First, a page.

Today, Subcommittee on Government Operations Ranking Member Jody Hice (R-Ga.) and Committee Republicans sent a letter to U.S. Department of Veteran Affairs (VA) Secretary Robert Wilkie requesting a briefing on a recent VA data breach that exposed the personal information of 46,000 veterans.
“Data breaches of any kind are concerning, but particularly so when the targeted data is held in trust by the U.S. Government and where it affects veterans,” wrote the lawmakers. “Specifically, unauthorized users recently compromised an online application used to process payments to community health care providers for medical treatment of veterans. As such, we are writing to request more information on how the VA is protecting the personal information of veterans.”
The unauthorized users exploited authentication protocols to alter financial information, diverting payments intended for community healthcare providers and exposing personally identifiable information. Upon learning of the breach, the VA took immediate steps to ensure the protection of affected veterans by initiating an investigation, ceasing access to the tampered online application, and alerting all individuals whose information was potentially at risk. Although the lawmakers commend the VA for their quick response, Ranking Member Hice and Oversight Republicans are calling for a briefing on what future steps the VA will be taking to protect veterans’ personal information.
Dear Secretary Wilkie:
The House Committee on Oversight and Reform Republicans are conducting oversight of a recent data breach at the U.S. Department of Veterans Affairs (VA). On September 14, 2020, the VA announced a data breach involving the personal information of 46,000 veterans. Specifically, unauthorized users recently compromised an online application used to process payments to community health care providers for medical treatment of veterans. As such, we are writing to request more information on how the VA is protecting the personal information of veterans.
The VA’s investigation thus far indicates that unauthorized users gained access through social engineering techniques and by exploiting authentication protocols to change financial information and divert payments from the VA that were intended to reimburse community health care providers. Apparently, these unauthorized users were also able to access personally identifiable information of veterans receiving care from community health care providers, including social security numbers.
Upon discovering the data breach, the VA appears to have immediately initiated an investigation, took the application offline, and made a public announcement. The VA is also alerting affected individuals of the potential risk to their personal information through a letter mailer and is offering free credit monitoring services to individuals whose social security numbers were compromised.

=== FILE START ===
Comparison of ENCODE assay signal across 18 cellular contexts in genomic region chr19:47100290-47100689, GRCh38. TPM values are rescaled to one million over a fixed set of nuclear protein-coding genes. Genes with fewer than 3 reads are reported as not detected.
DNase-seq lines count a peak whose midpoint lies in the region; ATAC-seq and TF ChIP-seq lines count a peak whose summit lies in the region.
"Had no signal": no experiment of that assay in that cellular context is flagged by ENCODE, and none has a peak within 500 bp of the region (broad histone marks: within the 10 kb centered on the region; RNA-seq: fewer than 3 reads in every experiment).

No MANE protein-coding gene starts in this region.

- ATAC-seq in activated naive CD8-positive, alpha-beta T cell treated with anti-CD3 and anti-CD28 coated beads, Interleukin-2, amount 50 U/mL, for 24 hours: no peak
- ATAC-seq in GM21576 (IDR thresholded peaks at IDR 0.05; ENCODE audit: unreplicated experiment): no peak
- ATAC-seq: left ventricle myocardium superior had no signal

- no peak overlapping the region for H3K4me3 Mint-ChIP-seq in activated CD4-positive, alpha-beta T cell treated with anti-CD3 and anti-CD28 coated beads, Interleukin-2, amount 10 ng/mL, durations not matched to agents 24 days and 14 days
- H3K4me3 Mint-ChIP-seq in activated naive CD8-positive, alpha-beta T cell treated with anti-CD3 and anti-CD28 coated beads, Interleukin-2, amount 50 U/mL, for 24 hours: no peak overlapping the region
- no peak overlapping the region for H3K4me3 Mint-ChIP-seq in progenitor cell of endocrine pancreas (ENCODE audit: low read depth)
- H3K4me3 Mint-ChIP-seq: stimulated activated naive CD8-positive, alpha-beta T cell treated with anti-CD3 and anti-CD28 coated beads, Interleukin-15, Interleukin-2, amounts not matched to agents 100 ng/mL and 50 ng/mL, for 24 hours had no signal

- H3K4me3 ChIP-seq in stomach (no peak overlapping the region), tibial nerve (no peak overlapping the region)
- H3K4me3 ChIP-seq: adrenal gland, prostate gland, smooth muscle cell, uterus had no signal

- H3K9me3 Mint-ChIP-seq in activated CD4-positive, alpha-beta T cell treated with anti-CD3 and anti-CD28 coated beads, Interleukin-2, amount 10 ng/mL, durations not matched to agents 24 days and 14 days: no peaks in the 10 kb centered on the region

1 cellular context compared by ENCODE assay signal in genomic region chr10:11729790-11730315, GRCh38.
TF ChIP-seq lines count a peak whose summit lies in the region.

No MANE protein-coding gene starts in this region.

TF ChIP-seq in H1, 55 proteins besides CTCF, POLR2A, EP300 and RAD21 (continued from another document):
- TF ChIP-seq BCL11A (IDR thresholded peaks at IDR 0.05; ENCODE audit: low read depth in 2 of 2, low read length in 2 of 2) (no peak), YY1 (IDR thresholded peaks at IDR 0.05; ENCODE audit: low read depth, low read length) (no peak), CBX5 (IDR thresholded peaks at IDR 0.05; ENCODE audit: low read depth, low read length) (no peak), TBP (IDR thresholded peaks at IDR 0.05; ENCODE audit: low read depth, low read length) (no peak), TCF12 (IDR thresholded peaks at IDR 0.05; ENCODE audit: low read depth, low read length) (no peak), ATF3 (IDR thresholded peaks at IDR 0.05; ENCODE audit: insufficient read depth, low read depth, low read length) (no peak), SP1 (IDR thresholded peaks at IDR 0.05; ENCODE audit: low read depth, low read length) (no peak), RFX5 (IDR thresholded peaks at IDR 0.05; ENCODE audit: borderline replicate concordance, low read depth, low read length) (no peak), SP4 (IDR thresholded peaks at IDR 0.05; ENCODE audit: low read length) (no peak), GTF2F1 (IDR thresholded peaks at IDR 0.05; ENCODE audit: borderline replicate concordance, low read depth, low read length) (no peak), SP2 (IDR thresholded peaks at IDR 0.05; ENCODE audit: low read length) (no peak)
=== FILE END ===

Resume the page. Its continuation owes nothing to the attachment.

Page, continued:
Although we commend the VA for its apparent quick response in taking the application offline and investigating the breach, as well as its efforts to notify affected individuals, we are concerned about veterans’ personal information being vulnerable and the potential consequences data breaches such as this have on affected veterans.
This issue is not unique to the VA’s online applications. A recent investigation by the VA Office of Inspector General (OIG) found that some veterans’ sensitive personal information was left unprotected on shared network drives, potentially accessible by Veterans Service Organization officers who did not represent those veterans and had no need for such information. Although no known data breaches occurred as a result, the VA did concur with all the OIG’s recommendations and implemented a corrective action plan.
Data breaches of any kind are concerning, but particularly so when the targeted data is held in trust by the U.S. Government and where it affects veterans. To that end, we request a staff-level briefing by the VA sufficient to answer the following questions:
- When did the VA become aware of the data breach and what steps were taken to secure the affected application?
- How many unauthorized users were identified by the VA on the payment processing application?
- How long were veterans’ personal information potentially exposed to unauthorized users on the affected application?
- How did the VA determine the 46,000 veterans who were potentially affected and how are notifications being made to those veterans?
- What are the potential negative consequences for a veteran whose information was compromised in the breach?
- What steps is the VA taking to ensure that veterans’ personally identifiable information remains secure on VA data networks as well as VA online applications?
This briefing may be conducted remotely for convenience. To schedule the briefing or ask any follow-up or related questions, please contact Committee on Oversight and Reform staff at (202) 225-5074.
The Committee on Oversight and Reform is the principal oversight committee of the U.S. House of Representatives and has broad authority to investigate “any matter” at “any time” under House Rule X. Thank you in advance for your cooperation with this inquiry.
Subcommittee on Government Operations
Committee on Oversight and Reform
Glenn S. Grothman
Subcommittee on National Security
Subcommittee on Economic and Consumer Policy
Subcommittee on Civil Rights and Civil Liberties
Mark E. Green, M.D.
Subcommittee on Environment
Paul A. Gosar, D.D.S.
Virginia A. Foxx
Ralph W. Norman
Carol D. Miller
Fred B. Keller